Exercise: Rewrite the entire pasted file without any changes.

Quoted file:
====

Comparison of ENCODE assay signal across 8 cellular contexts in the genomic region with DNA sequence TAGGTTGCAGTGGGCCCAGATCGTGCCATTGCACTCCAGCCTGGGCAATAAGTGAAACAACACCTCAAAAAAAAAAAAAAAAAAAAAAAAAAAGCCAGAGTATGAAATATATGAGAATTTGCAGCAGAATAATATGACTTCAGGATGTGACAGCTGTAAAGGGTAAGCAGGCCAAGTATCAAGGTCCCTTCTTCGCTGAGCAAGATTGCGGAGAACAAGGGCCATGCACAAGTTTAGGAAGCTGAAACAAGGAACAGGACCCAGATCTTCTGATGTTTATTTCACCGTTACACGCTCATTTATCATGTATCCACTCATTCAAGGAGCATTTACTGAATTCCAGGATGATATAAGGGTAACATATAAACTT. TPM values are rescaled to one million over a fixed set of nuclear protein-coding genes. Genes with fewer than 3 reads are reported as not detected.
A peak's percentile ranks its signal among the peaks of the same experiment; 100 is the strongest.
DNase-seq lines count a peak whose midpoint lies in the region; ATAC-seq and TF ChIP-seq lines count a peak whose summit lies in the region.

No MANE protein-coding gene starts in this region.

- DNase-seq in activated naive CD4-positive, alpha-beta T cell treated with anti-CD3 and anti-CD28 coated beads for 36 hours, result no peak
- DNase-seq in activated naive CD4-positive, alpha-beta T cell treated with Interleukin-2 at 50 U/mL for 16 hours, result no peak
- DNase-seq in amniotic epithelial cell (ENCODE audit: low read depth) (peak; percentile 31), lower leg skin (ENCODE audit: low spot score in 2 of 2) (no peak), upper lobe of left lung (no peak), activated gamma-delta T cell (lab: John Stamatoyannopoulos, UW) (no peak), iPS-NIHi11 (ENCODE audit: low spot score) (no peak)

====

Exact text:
Comparison of ENCODE assay signal across 8 cellular contexts in the genomic region with DNA sequence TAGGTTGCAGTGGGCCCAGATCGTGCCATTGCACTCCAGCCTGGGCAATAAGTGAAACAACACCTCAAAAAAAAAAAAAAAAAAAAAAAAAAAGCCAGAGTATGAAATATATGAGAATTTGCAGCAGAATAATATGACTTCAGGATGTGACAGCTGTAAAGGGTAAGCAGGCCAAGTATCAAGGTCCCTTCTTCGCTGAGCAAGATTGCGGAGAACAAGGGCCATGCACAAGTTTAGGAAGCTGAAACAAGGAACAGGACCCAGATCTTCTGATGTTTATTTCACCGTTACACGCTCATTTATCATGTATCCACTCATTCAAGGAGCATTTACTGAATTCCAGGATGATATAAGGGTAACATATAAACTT. TPM values are rescaled to one million over a fixed set of nuclear protein-coding genes. Genes with fewer than 3 reads are reported as not detected.
A peak's percentile ranks its signal among the peaks of the same experiment; 100 is the strongest.
DNase-seq lines count a peak whose midpoint lies in the region; ATAC-seq and TF ChIP-seq lines count a peak whose summit lies in the region.

No MANE protein-coding gene starts in this region.

- DNase-seq in activated naive CD4-positive, alpha-beta T cell treated with anti-CD3 and anti-CD28 coated beads for 36 hours, result no peak
- DNase-seq in activated naive CD4-positive, alpha-beta T cell treated with Interleukin-2 at 50 U/mL for 16 hours, result no peak
- DNase-seq in amniotic epithelial cell (ENCODE audit: low read depth) (peak; percentile 31), lower leg skin (ENCODE audit: low spot score in 2 of 2) (no peak), upper lobe of left lung (no peak), activated gamma-delta T cell (lab: John Stamatoyannopoulos, UW) (no peak), iPS-NIHi11 (ENCODE audit: low spot score) (no peak)